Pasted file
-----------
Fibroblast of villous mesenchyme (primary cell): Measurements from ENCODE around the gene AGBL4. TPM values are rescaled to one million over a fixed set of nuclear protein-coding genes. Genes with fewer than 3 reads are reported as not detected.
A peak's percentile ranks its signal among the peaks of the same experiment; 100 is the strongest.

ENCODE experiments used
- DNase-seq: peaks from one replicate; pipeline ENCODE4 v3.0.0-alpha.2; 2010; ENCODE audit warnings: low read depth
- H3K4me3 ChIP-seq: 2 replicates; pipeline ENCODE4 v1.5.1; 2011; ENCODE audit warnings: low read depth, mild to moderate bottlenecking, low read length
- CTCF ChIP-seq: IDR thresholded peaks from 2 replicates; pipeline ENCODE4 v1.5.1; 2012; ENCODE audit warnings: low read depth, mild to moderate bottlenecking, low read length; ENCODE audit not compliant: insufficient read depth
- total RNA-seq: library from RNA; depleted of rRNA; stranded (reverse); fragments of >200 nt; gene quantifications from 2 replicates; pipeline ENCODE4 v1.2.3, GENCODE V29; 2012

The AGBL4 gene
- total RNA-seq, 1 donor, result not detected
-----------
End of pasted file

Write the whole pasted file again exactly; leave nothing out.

Fibroblast of villous mesenchyme (primary cell): Measurements from ENCODE around the gene AGBL4. TPM values are rescaled to one million over a fixed set of nuclear protein-coding genes. Genes with fewer than 3 reads are reported as not detected.
A peak's percentile ranks its signal among the peaks of the same experiment; 100 is the strongest.

ENCODE experiments used
- DNase-seq: peaks from one replicate; pipeline ENCODE4 v3.0.0-alpha.2; 2010; ENCODE audit warnings: low read depth
- H3K4me3 ChIP-seq: 2 replicates; pipeline ENCODE4 v1.5.1; 2011; ENCODE audit warnings: low read depth, mild to moderate bottlenecking, low read length
- CTCF ChIP-seq: IDR thresholded peaks from 2 replicates; pipeline ENCODE4 v1.5.1; 2012; ENCODE audit warnings: low read depth, mild to moderate bottlenecking, low read length; ENCODE audit not compliant: insufficient read depth
- total RNA-seq: library from RNA; depleted of rRNA; stranded (reverse); fragments of >200 nt; gene quantifications from 2 replicates; pipeline ENCODE4 v1.2.3, GENCODE V29; 2012

The AGBL4 gene
- total RNA-seq, 1 donor, result not detected